The origins of Satsuma ware date back to the 16th century. The local feudal lord, Shimazu, returned from the Korean peninsular with some potters who helped to get things started. The wonderful surroundings of Kagoashima have contributed greatly to the development of this ware during its long history spanning some 400 years. During this time, the tireless enthusiasm of the local potters has resulted in a number of original developments, which have given rise to a number of individual styles that are still in production today. In 1867, the Shimazu clan independently entered some pieces of Satsuma ware in the Great Exhibition in Paris. People in Europe were enchanted and soon the name of Satsuma became known throughout the world.
This textile originated in the Edo period, and in 1908, the unique hogushi nassen dyeing technique was patented, and the craft prospered.
During the Kamakura period (1185-1333), merchants from Hakata journeyed to Sung dynasty China with the founder of Joten-ji temple, Shoichi Kokushi, and the weaving techniques they brought back with them laid the foundations of Hakata textiles. During the Edo period (1600-1868), most of the area of present-day Fukuoka Prefecture corresponded to the province of Chikuzen. The feudal lord of this province, Kuroda Nagamasa sent tributes (kenjo) of Hakata textiles to the Shogunate and this led to the cloth also being called Kenjo Hakata.
Large quantities of kaolin were discovered in the area during the 18th century. With the help of the local feudal lord, potters skilled in the making of porcelain from Arita in present-day Saga Prefecture were brought in to help, and the porcelain made in the castle town of Izushi marked the beginnings of this ware. Subsequently, the number of kilns increased in and around this castle town and a production center became established.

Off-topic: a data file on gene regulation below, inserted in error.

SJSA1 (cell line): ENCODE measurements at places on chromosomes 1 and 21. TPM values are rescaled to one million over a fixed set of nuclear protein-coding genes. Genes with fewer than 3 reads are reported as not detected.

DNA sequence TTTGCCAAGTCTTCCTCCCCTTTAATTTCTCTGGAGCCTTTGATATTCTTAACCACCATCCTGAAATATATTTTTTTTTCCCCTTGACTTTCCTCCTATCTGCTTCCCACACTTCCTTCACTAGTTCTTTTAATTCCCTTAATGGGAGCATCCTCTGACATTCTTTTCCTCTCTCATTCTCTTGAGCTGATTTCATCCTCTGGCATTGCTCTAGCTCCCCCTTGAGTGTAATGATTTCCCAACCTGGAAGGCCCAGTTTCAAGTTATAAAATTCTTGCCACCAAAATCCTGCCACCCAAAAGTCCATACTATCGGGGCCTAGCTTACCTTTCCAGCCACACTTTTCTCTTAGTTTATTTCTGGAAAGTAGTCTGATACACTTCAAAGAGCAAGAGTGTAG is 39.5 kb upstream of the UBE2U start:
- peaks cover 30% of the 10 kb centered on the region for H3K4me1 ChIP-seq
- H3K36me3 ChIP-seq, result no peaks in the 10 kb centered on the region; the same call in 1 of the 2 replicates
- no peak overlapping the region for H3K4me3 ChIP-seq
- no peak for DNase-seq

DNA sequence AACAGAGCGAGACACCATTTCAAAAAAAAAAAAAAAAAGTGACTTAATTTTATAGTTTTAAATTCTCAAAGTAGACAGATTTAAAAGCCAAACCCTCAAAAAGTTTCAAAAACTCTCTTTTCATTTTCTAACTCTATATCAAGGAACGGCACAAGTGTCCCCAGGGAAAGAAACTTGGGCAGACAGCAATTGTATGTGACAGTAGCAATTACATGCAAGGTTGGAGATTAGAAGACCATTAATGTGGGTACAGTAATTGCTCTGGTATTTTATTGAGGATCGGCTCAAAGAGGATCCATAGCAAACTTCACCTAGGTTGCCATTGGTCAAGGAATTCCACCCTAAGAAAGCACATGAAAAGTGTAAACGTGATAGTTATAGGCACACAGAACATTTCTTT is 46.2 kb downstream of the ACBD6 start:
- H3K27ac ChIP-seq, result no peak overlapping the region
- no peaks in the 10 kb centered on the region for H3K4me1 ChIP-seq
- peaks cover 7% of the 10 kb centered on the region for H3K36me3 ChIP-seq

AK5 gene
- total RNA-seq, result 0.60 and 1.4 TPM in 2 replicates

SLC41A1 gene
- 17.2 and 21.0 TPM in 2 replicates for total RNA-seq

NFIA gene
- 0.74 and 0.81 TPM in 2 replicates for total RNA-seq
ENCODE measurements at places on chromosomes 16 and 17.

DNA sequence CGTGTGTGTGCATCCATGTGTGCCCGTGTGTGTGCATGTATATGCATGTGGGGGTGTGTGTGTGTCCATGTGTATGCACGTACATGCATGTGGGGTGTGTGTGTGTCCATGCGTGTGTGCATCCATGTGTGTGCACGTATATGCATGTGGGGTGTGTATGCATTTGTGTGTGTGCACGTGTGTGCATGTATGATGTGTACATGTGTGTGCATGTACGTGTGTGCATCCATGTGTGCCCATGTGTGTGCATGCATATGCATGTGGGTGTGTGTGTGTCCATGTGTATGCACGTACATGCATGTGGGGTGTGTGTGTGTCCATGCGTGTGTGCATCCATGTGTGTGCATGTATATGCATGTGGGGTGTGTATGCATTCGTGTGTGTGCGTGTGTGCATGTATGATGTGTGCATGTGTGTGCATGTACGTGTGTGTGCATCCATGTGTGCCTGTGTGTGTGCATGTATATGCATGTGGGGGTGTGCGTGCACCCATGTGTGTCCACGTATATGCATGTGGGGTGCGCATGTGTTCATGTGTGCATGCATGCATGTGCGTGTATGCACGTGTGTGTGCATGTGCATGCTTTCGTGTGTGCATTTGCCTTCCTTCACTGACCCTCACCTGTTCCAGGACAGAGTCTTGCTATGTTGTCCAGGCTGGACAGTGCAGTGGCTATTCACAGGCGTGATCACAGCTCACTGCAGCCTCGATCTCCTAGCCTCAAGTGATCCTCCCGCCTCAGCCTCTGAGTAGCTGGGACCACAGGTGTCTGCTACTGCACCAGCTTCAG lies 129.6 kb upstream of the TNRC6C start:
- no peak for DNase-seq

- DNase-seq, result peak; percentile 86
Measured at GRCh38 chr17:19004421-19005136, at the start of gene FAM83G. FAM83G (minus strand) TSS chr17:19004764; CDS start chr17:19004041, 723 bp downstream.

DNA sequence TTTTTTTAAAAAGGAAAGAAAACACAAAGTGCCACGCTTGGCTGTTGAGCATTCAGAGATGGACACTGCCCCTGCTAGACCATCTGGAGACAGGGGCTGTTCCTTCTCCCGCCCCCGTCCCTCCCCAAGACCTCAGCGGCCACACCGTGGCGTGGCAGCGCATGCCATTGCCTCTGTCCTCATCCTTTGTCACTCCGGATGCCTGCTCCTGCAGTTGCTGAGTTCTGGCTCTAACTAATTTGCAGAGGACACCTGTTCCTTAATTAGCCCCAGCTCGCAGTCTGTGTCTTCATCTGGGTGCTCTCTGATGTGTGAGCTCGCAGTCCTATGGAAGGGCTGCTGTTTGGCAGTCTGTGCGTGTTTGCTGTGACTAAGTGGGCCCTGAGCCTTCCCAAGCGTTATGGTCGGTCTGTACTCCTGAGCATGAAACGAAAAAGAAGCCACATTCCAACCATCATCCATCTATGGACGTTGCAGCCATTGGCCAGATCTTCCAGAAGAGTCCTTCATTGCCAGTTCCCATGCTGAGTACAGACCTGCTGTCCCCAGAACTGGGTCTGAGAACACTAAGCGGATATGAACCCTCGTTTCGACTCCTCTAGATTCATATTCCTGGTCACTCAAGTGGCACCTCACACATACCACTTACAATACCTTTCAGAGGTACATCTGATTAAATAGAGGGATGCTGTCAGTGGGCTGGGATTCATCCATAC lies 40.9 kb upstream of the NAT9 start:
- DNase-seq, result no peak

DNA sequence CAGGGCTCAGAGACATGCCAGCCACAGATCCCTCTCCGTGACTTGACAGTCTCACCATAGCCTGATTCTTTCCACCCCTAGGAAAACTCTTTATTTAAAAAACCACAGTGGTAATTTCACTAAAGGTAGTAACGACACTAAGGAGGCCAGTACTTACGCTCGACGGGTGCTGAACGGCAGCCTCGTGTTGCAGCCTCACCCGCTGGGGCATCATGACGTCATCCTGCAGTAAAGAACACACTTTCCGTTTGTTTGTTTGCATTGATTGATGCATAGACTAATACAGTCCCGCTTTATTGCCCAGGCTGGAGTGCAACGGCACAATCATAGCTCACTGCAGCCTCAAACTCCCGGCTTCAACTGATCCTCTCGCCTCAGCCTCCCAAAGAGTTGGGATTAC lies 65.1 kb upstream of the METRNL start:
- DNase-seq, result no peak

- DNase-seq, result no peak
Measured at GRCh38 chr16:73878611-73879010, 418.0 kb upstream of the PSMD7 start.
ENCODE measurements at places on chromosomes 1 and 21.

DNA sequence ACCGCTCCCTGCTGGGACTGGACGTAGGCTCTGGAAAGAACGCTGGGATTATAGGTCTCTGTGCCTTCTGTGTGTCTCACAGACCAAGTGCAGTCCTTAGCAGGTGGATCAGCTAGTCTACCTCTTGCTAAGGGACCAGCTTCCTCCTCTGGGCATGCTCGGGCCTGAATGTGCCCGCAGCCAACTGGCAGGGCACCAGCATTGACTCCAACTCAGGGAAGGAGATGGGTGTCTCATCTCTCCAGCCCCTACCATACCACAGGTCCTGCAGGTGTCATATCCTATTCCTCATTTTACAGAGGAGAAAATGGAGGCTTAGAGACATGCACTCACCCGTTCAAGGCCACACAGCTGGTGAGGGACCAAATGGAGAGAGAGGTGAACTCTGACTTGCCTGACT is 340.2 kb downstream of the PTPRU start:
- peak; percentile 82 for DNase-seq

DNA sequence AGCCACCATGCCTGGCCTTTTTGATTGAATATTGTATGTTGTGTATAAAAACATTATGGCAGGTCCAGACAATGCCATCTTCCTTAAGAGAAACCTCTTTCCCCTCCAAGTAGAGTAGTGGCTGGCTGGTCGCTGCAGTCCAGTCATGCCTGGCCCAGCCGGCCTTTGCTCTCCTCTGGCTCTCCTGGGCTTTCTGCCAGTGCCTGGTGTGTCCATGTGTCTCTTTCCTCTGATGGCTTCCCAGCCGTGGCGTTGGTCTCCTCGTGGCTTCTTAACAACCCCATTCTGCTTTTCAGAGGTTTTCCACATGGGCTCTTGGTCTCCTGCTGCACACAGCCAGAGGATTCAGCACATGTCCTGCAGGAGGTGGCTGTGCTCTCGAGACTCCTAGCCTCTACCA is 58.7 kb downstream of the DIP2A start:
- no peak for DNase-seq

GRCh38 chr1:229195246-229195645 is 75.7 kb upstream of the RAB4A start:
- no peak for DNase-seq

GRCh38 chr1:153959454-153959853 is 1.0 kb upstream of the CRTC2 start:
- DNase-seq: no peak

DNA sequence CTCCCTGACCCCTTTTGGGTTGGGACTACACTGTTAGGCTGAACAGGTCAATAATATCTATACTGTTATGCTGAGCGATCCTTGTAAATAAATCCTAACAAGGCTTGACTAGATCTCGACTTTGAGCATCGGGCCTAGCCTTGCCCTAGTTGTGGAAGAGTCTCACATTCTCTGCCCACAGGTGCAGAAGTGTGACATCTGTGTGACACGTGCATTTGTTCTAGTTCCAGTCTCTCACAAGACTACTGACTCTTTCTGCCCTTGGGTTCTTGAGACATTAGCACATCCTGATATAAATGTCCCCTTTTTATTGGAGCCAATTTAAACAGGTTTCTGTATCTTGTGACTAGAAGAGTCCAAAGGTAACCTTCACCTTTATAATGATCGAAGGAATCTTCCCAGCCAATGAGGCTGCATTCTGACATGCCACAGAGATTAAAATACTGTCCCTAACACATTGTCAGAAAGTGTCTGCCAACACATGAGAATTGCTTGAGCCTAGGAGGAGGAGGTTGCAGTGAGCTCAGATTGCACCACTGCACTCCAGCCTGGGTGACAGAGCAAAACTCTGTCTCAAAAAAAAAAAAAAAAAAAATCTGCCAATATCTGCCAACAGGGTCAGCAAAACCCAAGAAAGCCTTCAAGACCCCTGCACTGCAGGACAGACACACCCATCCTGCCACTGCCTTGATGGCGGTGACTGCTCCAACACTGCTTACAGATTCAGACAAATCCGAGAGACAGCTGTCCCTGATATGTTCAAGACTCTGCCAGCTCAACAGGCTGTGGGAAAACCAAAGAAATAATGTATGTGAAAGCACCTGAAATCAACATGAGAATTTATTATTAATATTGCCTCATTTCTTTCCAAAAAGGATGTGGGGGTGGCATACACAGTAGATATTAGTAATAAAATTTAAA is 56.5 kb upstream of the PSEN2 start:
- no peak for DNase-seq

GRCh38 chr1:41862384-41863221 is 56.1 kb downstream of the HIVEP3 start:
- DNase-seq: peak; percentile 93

In the middle of the Edo period (1600-1868), a priest called Takahashi Tadashige is said to have been very proud of a small wooden doll that he had carved from scraps of willow which were left over from boxes used in a festival at Kamigamo shrine in Kyoto. Then using remnants of fabric from his priest's clothing, he dressed the doll by inserting the ends of the fabric into the wooden torso. At first, they were called Kamigamo dolls after the place where they were made. Later, however, they were called kimekomi dolls because of the way that the fabric was inserted into slits in the wood, and the name stuck. Subsequently, they were brought to Edo (Tokyo) where the craft became established.
This indigo cotton crepe was developed from a striped cotton cloth called tatae-ori that was being extensively woven throughout the Awa area at the end of the 18th century. Various reasons have been put forward as to why this development took place but it seems likely that is was the result of finding that when wet cloth was dried in the sun, it produced an interesting natural crepe effect.
Coming first from China, the abacus was brought to Otsu from Nagasaki toward the end of the Muromachi period (1392-1573). It was during the following Momoyama period (1573-1600), when Toyotomi Hideyoshi sieged Miki castle, that the people of this small castle town fled to nearby Otsu, where some learned how to make the abacus. When they finally returned to their homeland, they began making what became the Banshu abacus. The peak of production here was in 1960, when 3.6 million abacuses were made. Demand has gradually fallen since then due to the appearance of the electronic calculator. The abacus, however, still has value as it provides a much more graphic way of visualizing calculations, and as such still has a place in the curriculum of many schools, where in the past principals of education were "reading, writing and abacus". Some also believe that using an abacus can stimulate the brain and prevent senile dementia.